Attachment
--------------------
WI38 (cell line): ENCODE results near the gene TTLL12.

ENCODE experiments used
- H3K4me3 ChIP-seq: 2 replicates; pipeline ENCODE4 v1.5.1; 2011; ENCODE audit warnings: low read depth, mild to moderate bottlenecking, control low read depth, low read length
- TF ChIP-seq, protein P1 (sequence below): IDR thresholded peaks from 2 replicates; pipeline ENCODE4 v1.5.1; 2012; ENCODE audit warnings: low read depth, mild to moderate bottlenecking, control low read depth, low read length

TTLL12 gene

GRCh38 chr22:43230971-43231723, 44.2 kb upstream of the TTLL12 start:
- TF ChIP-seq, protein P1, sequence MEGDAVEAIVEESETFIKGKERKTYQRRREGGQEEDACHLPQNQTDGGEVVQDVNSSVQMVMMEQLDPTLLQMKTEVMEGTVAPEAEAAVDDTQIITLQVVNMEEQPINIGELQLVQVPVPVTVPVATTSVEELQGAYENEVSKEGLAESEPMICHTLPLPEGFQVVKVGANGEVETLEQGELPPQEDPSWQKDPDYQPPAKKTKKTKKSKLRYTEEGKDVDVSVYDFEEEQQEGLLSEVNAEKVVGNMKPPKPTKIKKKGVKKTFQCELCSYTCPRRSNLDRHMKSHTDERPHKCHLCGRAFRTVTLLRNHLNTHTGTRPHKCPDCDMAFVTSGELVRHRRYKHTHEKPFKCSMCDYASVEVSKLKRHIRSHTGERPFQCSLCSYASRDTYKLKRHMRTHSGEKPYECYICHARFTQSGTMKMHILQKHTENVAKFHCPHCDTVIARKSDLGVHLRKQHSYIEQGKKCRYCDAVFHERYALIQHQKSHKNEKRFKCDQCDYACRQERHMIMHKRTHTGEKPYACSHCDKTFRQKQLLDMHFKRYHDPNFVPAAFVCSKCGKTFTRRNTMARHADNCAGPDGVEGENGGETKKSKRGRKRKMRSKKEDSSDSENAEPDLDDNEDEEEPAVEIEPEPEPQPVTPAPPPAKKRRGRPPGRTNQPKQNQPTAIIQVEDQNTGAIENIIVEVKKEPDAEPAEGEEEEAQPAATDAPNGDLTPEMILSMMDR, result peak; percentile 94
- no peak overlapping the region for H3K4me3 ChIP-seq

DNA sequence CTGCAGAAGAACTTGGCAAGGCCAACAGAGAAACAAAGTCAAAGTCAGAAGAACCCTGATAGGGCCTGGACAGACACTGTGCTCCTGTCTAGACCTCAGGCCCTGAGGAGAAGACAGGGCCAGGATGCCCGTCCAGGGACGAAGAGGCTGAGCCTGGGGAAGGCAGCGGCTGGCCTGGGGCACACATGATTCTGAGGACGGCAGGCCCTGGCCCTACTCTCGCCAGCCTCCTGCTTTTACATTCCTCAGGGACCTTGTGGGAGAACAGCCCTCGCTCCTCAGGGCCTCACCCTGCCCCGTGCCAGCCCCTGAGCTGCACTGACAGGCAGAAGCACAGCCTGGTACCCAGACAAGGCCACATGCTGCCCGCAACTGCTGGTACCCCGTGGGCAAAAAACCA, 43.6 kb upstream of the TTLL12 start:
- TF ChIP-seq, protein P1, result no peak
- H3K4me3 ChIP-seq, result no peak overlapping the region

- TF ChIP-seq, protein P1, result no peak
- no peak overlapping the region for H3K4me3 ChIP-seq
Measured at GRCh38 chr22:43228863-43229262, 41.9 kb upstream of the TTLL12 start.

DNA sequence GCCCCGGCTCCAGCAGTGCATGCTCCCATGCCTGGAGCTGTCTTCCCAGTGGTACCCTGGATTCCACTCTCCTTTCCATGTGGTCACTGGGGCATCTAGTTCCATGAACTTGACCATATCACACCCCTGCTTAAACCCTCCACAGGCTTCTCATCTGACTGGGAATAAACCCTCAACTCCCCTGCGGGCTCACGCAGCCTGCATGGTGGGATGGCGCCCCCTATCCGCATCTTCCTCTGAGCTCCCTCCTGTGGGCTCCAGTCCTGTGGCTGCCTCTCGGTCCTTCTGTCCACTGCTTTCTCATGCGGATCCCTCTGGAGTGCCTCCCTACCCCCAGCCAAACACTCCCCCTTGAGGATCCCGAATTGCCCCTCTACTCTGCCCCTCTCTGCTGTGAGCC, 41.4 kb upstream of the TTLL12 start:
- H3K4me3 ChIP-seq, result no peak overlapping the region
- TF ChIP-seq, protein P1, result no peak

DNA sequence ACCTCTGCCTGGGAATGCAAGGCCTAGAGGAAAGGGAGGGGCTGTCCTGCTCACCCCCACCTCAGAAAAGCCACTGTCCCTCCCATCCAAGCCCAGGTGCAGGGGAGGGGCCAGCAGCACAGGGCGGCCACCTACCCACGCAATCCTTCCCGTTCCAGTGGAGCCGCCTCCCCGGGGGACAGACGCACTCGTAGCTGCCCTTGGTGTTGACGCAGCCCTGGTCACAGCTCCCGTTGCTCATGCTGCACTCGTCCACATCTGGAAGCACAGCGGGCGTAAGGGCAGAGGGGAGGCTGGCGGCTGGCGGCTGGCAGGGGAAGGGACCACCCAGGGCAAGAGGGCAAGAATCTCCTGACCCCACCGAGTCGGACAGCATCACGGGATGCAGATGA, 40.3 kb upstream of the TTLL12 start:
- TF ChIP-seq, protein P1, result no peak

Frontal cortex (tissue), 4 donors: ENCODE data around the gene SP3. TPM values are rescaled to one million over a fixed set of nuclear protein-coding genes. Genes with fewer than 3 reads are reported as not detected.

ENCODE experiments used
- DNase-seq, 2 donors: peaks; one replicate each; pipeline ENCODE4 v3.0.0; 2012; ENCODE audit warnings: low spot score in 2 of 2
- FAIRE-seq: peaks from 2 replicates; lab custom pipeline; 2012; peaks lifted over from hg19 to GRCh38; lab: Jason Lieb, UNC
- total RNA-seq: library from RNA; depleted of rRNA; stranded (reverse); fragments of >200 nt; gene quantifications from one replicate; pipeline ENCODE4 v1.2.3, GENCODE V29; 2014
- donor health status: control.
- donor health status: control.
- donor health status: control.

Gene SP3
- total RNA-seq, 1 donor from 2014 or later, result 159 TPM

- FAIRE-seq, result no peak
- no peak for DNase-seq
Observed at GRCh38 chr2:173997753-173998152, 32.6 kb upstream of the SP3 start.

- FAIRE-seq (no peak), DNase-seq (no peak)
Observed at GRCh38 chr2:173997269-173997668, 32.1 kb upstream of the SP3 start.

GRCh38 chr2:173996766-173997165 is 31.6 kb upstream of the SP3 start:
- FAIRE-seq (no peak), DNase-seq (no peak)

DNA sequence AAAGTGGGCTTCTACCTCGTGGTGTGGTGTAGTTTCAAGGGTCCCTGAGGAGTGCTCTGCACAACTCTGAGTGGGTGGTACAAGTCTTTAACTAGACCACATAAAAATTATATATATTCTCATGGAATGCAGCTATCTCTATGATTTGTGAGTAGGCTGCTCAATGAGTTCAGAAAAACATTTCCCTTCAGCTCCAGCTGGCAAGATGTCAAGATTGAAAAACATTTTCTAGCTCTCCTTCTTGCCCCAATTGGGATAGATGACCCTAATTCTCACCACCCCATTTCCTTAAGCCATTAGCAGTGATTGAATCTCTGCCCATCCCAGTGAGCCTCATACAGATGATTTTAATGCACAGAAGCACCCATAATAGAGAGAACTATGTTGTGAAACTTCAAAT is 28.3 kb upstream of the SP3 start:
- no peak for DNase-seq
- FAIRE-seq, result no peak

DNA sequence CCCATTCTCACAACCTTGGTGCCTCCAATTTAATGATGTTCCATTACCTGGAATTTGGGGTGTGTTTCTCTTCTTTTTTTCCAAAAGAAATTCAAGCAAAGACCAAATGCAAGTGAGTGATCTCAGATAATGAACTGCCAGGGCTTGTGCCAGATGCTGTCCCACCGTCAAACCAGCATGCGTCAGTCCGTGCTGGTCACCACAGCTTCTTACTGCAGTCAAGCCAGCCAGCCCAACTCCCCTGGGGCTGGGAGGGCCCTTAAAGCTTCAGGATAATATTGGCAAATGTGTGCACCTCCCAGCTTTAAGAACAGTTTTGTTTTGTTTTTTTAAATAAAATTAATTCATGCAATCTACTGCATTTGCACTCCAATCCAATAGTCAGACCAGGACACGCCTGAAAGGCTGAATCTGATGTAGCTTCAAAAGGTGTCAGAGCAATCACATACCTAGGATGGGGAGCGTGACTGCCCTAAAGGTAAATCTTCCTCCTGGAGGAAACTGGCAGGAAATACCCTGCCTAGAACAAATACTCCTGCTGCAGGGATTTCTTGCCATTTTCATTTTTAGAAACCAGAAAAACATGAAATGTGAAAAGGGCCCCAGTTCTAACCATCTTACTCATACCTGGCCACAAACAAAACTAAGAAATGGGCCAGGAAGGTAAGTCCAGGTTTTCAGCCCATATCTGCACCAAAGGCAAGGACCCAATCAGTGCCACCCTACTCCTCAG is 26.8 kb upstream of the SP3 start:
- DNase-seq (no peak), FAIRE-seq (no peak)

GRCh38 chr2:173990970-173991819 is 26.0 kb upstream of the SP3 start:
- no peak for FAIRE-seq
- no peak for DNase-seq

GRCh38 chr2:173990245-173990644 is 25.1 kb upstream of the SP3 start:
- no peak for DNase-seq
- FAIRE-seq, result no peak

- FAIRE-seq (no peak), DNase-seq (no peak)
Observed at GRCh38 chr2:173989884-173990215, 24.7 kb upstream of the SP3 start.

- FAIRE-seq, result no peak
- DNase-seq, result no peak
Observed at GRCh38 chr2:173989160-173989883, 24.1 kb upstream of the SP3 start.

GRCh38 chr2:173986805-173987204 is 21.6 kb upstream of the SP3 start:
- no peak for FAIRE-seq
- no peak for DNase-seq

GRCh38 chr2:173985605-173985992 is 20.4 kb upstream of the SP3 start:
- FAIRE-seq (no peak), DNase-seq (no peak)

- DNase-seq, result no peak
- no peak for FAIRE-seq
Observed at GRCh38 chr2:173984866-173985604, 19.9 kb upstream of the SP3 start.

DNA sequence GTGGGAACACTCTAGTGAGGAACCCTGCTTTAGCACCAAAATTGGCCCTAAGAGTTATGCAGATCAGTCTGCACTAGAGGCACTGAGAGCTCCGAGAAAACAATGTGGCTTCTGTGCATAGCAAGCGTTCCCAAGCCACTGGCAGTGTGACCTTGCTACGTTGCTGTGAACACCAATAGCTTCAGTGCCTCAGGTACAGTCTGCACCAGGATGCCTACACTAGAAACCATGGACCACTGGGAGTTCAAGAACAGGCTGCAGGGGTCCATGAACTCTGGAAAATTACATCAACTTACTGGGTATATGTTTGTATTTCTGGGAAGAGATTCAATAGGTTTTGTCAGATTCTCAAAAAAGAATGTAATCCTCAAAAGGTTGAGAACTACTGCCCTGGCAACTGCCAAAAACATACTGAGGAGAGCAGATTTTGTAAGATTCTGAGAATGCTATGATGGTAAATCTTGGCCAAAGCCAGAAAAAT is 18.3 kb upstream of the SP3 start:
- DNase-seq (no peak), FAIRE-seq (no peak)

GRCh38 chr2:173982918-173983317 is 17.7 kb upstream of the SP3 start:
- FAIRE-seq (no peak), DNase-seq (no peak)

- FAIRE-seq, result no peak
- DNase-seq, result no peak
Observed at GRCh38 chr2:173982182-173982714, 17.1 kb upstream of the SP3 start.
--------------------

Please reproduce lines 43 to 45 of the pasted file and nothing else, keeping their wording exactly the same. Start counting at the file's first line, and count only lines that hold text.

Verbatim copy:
- no peak for FAIRE-seq
- no peak for DNase-seq

GRCh38 chr2:173990245-173990644 is 25.1 kb upstream of the SP3 start: